Business owner in office

For Small Business Owners: Five Tax-Saving Hacks

Spread the love

Taxes are usually among the most common concerns of small business owners, and rightly so. As if investing in and operating your bookkeeping services business is not costly enough, but an imminent tax bill just makes everything more expensive.

Before you start panicking though, you should know that there are specific tax strategies that you can leverage to reduce your small business taxes.

Claim Your Startup Costs

According to the rules of the Internal Revenue Service (IRS), new businesses can deduct some of the startup costs they incurred when preparing to put up the company. Do note though that this specific deduction only applies to certain expenses and you can only elect them for the specific tax year you started your business, so pay attention to the deadline.

Look Into Section 179 Qualified Deductions

Section 179 is a specific provision that allows small businesses to deduct qualified major purchases. You can deduct major purchases from last year provided that they qualify under Section 179. The section covers many different kinds of properties, with the most common being computer systems, equipment, business vehicles and software.

Build Your Retirement Fund

Investing in a retirement plan is probably the best deduction available to owners of small businesses. You can enjoy tax breaks if you contribute towards your employees’ SEP IRAs or SIMPLE IRAs because you can write these off as business expenses. For those who do not have employees, they can establish a 401(k) for themselves, deduct a bonus $500 just for establishing the fund, and only pay taxes when they withdraw from their 401(k) upon their retirement.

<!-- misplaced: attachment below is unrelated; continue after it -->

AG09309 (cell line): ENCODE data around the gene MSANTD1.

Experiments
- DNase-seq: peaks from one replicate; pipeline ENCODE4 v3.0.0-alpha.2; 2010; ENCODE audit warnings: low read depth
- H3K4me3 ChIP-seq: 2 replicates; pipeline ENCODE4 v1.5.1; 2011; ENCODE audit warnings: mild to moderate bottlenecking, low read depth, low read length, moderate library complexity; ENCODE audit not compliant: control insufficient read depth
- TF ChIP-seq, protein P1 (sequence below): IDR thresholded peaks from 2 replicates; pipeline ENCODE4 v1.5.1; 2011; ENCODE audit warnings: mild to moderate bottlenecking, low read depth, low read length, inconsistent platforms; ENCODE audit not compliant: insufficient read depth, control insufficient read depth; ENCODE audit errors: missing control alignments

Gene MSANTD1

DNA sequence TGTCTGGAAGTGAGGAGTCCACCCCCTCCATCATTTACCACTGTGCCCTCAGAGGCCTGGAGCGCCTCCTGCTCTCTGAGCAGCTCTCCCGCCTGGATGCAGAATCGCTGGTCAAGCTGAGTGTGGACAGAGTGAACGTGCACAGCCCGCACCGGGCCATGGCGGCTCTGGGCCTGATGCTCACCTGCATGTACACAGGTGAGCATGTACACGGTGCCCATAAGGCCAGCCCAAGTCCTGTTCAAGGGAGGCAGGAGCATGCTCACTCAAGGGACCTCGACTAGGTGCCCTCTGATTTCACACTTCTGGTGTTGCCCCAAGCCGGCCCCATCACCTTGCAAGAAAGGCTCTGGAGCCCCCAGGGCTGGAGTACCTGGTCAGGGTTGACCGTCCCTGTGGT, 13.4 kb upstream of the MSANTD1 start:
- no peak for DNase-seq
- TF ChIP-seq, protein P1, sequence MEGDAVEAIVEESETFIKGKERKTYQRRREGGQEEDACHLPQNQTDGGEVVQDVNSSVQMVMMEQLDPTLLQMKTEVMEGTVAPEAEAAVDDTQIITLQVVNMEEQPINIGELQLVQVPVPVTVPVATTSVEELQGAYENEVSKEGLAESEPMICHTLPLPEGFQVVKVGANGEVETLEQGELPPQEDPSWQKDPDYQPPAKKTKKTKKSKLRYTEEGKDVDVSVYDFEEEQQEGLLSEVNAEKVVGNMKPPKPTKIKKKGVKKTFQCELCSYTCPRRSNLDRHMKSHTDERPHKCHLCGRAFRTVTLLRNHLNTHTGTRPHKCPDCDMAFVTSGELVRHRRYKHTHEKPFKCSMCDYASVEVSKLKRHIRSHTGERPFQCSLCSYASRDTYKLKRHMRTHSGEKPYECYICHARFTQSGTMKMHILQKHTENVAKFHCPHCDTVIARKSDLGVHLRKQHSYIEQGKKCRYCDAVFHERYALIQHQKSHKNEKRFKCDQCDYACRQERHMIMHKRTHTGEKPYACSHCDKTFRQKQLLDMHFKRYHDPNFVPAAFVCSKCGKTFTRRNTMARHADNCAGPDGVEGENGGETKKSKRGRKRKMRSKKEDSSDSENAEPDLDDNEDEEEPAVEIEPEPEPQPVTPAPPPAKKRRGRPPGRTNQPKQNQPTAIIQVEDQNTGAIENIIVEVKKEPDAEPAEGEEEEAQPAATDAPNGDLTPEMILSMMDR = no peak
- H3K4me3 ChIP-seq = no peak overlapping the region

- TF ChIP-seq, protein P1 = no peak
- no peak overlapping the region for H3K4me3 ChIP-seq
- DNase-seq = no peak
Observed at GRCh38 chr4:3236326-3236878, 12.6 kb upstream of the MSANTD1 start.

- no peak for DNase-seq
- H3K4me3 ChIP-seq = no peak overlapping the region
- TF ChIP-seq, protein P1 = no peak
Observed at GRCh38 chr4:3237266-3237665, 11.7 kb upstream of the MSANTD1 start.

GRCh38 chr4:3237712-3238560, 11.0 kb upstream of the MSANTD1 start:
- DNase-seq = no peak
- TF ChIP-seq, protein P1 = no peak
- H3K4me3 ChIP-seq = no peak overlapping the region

Invest in Health Insurance

Although there is some controversy about the Affordable Care Act, it can help you lower tax bill. Legally, if you have 50 or more employees, you need to provide health insurance to your employees, which is great for them and you, since you can write off the contributions as business expenses. For small business owners who do not employ other people, they can deduct their premiums for medical, long-term care and dental insurance, as well as premiums for their dependents and partners.

Be on the Lookout for Carryovers

Businessman reading document

Certain tax credits or deductions might not be used fully in just a single year, but could be carried over into next year. In general, these deductions include net operating losses, capital losses, deductions for charitable contributions and home office deductions.

There is no reason for you to pay taxes more than what you really have to. That being said, when you file the tax returns for your small business, make sure to review everything to find every possible deduction you can claim.

List down everything you bought for your business. Crunch the numbers to find out how much you spent before you opened your doors to customers. Determine which deductions you can carry over next year. While these tasks may seem like a ton of work, over time, you will find that your efforts will save you money due to reduced tax bills.